The season's first storm blew into the Northern San Joaquin Valley and foothills Monday, bringing snow to the higher elevations and rain lower down. Wet and blustery conditions are expected to continue, on and off, through Wednesday.
To the north, in Sutter County, a tornado touched down, and funnel clouds were seen near Elk Grove.
The bulk of the storm hit to the north of Stanislaus County. "You kind of missed most of the action," said Jason Clapp, forecaster with the National Weather Service in Sacramento.
A tornado touched down near Yuba City about 3:15 p.m., ripping shingles off rooftops, scattering patio furniture and blowing down trees and power lines. No injuries were reported.
Clapp said the storm brought several thunderstorms north of Marysville. By late morning, nearly an inch of rain had fallen in Sacramento.
Still, the few hundredths of an inch of rainfall the Modesto Irrigation District reported was enough to slicken streets and drop wires. The Modesto and Turlock irrigation districts reported some scattered power failures caused by the weather.
One of the largest was near Lander and Linwood avenues in south Turlock, where up to 450 people lost power just before noon. It was repaired about an hour later, according to TID spokesman Herb Smart.
In the Merced area, PG&E blamed the weather for five power failures. About 10:30 a.m. Monday, 10,000 people were without power. One of the largest failures was caused by downed poles on North Highway 59 and Yosemite Avenue. Some power poles caught fire. By late afternoon, 2,245 customers in Merced still were without power, said Denny Boyles, a PG&E spokesman.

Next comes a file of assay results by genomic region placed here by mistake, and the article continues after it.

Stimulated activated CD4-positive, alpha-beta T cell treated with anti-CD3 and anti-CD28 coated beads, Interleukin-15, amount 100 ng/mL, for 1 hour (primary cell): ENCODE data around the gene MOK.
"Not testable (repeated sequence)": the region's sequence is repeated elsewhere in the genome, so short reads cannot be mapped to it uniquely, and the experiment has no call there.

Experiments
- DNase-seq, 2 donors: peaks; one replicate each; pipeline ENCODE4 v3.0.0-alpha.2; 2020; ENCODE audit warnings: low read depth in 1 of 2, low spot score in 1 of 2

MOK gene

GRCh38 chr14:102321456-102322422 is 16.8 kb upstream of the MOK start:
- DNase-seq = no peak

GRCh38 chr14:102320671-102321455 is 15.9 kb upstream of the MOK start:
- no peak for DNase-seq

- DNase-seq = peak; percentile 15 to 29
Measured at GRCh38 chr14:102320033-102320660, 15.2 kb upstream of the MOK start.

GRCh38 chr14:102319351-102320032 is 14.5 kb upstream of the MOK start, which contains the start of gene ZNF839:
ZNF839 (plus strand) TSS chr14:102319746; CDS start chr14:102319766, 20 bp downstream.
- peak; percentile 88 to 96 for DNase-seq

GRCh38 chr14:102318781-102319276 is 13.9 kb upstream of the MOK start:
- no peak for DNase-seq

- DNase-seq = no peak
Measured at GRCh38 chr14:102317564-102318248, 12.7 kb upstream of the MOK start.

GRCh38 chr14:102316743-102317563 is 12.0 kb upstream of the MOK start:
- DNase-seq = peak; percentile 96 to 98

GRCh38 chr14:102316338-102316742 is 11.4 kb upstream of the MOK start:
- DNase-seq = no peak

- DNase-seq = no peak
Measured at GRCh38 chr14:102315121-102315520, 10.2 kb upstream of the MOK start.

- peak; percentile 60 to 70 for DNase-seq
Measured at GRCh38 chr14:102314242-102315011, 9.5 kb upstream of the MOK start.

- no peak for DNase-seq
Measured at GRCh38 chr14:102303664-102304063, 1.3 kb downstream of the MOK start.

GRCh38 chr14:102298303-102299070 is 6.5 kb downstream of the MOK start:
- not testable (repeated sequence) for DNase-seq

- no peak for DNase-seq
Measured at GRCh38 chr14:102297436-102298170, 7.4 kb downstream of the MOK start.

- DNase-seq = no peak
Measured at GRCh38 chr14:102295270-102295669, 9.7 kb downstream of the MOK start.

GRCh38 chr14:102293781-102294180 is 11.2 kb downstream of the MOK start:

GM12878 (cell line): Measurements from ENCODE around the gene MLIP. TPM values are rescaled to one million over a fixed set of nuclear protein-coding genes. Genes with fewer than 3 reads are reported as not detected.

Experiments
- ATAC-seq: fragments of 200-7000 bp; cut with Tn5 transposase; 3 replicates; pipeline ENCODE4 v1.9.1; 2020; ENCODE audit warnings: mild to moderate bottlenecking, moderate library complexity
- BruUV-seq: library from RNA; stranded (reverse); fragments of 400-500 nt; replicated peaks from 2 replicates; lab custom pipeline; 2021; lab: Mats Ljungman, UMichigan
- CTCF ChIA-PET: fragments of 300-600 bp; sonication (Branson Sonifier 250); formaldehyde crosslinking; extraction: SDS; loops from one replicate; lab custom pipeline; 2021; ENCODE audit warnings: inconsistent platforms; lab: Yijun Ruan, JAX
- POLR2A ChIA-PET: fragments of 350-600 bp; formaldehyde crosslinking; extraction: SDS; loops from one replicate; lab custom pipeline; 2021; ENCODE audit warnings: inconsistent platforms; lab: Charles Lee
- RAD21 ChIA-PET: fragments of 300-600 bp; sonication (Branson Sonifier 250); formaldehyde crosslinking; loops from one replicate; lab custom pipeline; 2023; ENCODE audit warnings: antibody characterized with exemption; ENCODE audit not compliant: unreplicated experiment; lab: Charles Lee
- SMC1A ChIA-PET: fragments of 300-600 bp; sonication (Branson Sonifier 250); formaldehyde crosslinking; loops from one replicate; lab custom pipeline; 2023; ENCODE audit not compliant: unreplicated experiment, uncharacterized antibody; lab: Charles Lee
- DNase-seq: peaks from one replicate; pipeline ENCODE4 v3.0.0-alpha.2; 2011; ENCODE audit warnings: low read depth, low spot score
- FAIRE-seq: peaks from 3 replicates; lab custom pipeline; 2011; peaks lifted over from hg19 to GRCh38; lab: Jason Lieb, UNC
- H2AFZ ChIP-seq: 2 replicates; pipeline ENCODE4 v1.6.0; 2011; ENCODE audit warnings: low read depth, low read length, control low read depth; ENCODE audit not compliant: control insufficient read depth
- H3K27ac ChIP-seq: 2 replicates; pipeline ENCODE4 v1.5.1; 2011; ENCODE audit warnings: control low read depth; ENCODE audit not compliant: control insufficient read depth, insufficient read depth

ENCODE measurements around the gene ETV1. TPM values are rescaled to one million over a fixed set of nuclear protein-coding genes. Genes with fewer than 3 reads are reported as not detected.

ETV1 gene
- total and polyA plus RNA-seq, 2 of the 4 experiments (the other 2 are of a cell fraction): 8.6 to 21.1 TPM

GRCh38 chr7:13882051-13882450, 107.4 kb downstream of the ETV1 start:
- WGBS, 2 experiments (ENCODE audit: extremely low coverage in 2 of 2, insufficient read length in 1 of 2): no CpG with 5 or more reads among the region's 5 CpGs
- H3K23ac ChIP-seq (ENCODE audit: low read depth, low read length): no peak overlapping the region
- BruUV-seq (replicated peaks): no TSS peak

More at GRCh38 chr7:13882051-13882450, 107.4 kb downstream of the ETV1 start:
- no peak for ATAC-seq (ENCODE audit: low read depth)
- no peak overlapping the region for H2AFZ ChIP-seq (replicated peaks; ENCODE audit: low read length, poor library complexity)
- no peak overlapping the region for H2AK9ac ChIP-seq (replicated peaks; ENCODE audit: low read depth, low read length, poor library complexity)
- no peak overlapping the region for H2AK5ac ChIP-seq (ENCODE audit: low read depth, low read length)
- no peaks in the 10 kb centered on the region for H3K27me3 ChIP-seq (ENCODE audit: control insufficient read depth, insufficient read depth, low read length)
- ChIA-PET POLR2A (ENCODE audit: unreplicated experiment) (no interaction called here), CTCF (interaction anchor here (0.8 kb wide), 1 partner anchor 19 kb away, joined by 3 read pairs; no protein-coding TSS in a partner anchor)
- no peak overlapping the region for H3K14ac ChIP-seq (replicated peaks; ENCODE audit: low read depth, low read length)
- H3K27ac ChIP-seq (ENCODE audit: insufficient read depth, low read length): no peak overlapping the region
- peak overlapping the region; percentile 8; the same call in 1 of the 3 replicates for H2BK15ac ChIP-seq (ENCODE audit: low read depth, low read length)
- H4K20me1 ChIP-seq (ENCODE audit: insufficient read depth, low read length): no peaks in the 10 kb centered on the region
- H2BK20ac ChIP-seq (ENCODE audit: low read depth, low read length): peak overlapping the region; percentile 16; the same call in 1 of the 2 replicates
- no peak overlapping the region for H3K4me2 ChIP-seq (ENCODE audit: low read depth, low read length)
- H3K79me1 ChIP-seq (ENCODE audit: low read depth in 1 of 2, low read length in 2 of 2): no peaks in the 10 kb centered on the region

California Highway Patrol officers and local police responded to a handful of car accidents ranging from Merced to Modesto to Sonora. Most were classified noninjury. The Modesto Regional Fire Authority responded to a rollover accident on Orangeburg Avenue on Monday morning just after the rain started; nobody was injured.
At Yosemite National Park, officials said about a half-inch of rain fell in the valley, with snow as low as 6,000 feet. They expected more rain and snow over the next few days. Tioga Pass and Glacier Point Road were closed at 10 p.m. Sunday, and officials will assess conditions on both as the weather improves.
"It looks like Mother Nature threw us our first snowball," said Rochelle Jenkins of the California Department of Transportation, which was enforcing chain controls above 4,300 feet on Interstate 80.
Early Monday chain controls also were in effect on Highway 108 above Sonora and Highway 50 southwest of Lake Tahoe.
Law enforcement authorities were working to clear five jackknifed big rigs that forced the closing of Highway 20 east of Nevada City, where at least 6 inches of snow had accumulated by midmorning.
"This is a good storm, especially for being our first," Jenkins said.
More widespread precipitation is expected to move across Northern California today and Wednesday.
Clapp said there is a chance of showers in the Modesto area through midweek, when a new ridge will move in. This weekend, he said there's a slight chance of showers to the north, but "it should be clear in the Modesto area."
The Associated Press and Merced Sun-Star contributed to this report.
Bee breaking news editor Patty Guerra can be reached at firstname.lastname@example.org or (209) 578-2343. Follow her on Twitter @pattyguerra.